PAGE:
- The Washington Times - Monday, April 27, 2020

An Army reservist has seen her life turned upside down over a Chinese-sponsored conspiracy theory about the origin of the coronavirus and the resulting social-media mobs.

Maatje Benassi has been blamed for being “Patient Zero” based on her participation in the Military World Games in Wuhan, China, last October.

Until Mrs. Benassi and her husband shut down their social media accounts, they told CNN Business in their first public interviews, they were regularly overrun with threats and smears. The couple also has had their home address published online.

“It’s like waking up from a bad dream going into a nightmare day after day,” Mrs. Benassi said in an interview in which CNN Business said she had to fight back tears.

Whatever happens next, “the damage is done,” Mrs. Benassi said. “I know it [will] never be the same. Every time you’re going to Google my name, it will pop up as patient zero.”

After conspiracy theorists began blaming the Wuhan epidemic on a U.S. biological weapon, Chinese Foreign Ministry spokesman Zhao Lijian pushed the theory by demanding to know on Twitter “when did patient zero begin in US? … It might be US army who brought the epidemic to Wuhan.”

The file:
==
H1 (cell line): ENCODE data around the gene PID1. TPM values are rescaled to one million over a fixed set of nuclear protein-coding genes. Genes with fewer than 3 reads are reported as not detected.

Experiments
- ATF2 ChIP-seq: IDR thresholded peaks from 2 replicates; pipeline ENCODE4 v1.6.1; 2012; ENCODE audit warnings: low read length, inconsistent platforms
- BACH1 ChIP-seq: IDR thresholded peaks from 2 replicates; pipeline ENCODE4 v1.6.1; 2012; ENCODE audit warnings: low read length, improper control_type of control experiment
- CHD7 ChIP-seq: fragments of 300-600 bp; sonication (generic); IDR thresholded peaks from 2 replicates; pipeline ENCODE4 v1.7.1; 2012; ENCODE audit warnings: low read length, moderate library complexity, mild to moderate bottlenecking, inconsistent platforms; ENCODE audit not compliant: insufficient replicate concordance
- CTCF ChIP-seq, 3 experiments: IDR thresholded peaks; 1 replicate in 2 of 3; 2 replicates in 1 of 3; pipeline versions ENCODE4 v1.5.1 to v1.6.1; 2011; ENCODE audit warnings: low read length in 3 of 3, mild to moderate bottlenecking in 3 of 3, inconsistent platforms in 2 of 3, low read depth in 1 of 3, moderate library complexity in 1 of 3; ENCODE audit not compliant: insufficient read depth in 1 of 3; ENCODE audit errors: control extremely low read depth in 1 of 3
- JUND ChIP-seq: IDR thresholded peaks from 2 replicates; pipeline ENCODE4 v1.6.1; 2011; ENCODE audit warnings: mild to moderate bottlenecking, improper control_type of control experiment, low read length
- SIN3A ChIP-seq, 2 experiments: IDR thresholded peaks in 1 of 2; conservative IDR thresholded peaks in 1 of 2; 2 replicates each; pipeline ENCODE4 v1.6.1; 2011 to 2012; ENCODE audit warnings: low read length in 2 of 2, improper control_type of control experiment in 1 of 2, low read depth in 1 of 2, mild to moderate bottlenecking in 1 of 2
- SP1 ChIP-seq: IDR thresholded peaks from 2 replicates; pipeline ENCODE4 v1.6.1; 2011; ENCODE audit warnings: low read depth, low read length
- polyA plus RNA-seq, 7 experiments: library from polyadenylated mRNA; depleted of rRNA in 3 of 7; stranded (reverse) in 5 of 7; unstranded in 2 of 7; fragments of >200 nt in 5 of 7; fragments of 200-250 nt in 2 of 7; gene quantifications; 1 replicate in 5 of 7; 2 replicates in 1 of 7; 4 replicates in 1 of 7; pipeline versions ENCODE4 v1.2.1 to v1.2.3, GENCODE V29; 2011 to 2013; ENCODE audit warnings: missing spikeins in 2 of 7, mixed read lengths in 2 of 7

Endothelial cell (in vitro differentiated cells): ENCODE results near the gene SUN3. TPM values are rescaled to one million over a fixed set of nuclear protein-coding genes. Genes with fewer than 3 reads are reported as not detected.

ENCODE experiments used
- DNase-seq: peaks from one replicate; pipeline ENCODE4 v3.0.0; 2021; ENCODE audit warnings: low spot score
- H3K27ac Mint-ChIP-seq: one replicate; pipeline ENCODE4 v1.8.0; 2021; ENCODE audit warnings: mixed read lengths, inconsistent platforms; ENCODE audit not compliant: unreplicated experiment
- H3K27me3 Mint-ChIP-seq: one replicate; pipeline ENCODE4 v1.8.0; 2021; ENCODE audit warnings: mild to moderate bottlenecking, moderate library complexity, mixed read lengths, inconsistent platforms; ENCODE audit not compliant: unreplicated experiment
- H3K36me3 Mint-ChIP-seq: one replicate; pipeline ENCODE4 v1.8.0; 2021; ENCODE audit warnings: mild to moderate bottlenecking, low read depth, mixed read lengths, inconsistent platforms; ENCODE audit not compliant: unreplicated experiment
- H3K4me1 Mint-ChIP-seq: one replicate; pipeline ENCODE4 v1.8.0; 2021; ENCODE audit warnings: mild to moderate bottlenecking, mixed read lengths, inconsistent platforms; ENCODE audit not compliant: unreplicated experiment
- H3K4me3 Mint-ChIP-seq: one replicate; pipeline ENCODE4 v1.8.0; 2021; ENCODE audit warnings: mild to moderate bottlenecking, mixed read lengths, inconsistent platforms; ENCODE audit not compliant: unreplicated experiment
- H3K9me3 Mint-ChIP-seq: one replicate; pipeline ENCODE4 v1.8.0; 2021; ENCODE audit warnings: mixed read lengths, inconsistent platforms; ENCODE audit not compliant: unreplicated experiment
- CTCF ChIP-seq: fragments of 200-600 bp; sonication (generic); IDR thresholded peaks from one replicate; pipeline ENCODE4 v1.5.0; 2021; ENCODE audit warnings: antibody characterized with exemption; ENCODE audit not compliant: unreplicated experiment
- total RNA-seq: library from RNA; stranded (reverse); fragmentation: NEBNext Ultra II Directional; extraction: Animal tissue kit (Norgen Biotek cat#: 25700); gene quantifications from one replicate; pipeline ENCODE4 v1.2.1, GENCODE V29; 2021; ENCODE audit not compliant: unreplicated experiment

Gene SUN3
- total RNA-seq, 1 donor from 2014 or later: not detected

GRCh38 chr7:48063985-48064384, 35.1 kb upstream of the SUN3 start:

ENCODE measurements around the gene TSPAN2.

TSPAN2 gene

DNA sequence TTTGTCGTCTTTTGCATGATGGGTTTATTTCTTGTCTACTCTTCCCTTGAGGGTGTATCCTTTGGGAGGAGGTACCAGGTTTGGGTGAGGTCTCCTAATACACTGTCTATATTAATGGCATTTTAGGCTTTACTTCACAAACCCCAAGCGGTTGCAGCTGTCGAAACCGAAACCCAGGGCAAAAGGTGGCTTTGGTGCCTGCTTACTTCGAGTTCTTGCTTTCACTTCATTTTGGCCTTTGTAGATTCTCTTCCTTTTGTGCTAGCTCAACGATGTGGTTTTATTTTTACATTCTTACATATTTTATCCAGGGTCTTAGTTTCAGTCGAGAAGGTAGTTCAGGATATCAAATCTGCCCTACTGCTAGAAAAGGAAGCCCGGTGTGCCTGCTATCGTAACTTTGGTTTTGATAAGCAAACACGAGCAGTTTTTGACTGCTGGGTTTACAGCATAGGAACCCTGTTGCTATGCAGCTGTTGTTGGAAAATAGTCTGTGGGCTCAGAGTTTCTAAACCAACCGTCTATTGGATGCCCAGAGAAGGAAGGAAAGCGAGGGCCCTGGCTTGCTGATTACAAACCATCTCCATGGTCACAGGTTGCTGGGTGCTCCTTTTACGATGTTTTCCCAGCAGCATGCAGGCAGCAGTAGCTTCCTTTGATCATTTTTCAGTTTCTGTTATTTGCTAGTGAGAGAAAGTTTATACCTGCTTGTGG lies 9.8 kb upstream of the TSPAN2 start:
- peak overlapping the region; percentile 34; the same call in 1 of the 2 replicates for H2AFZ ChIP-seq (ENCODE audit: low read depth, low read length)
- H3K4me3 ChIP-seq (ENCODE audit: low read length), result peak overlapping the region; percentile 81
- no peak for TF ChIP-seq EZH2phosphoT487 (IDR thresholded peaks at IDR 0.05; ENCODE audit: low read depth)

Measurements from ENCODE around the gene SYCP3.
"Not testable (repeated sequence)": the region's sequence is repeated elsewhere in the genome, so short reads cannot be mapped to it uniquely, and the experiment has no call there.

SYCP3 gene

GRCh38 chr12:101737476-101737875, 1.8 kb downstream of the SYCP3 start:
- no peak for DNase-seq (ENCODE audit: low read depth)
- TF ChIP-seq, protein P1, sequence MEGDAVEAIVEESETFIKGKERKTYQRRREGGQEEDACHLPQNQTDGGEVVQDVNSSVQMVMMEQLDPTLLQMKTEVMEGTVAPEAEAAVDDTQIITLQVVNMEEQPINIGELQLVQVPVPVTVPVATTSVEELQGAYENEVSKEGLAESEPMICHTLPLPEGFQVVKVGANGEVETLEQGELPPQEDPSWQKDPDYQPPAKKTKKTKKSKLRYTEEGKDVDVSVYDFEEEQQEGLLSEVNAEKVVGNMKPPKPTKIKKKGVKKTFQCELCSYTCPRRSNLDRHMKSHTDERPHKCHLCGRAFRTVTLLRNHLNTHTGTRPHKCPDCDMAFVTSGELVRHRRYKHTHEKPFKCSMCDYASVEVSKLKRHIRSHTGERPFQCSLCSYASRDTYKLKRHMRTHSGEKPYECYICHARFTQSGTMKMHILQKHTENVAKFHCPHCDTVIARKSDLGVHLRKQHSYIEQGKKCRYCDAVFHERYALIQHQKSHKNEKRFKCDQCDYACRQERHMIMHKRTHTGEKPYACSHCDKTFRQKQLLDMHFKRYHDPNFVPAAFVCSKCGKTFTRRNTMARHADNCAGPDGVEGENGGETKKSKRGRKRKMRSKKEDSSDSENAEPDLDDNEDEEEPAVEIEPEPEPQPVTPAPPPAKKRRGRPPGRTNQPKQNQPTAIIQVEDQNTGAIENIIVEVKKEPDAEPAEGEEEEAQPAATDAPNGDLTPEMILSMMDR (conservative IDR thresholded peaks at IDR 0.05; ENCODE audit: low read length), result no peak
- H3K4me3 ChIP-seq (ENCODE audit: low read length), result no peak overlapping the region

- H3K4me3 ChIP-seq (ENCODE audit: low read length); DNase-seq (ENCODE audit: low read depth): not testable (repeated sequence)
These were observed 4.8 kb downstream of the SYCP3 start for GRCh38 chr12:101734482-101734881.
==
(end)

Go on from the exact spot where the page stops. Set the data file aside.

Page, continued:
The U.S. sent hundreds of athletes to Wuhan, as did many other countries, for an Olympics-type event for the world’s military personnel.

It’s not clear, according to CNN Business, why Mrs. Benassi, a cyclist at the event, was “plucked out of the group and given a starring role in the conspiracy theory.”

U.S. Defense Secretary Mark Esper called it “completely ridiculous” and “irresponsible” for a Chinese government spokesman to promote such a claim.

Keenan Chen, a researcher at First Draft, a non-profit that researches disinformation, told CNN that videos attacking Mrs. Benassi and her husband Matt are widely uploaded in China to popular platforms there such as WeChat, Weibo, and Xigua Video and are translated into Chinese.

The Chinese government heavily censors the internet and ordinary citizens cannot easily access things their government doesn’t want them to see.

Both the Benassis work as civilian employees at military installations in the Washington area and Mr. Benassi told CNN that he fears the worst from the spread of the conspiracy theory.

This could “turn into another Pizzagate,” he said, referring to a pedophilia-ring theory that, among other things, prompted a man to show up at a Washington, D.C. pizzeria brandishing an assault weapon, saying he wanted to investigate “Pizzagate.”

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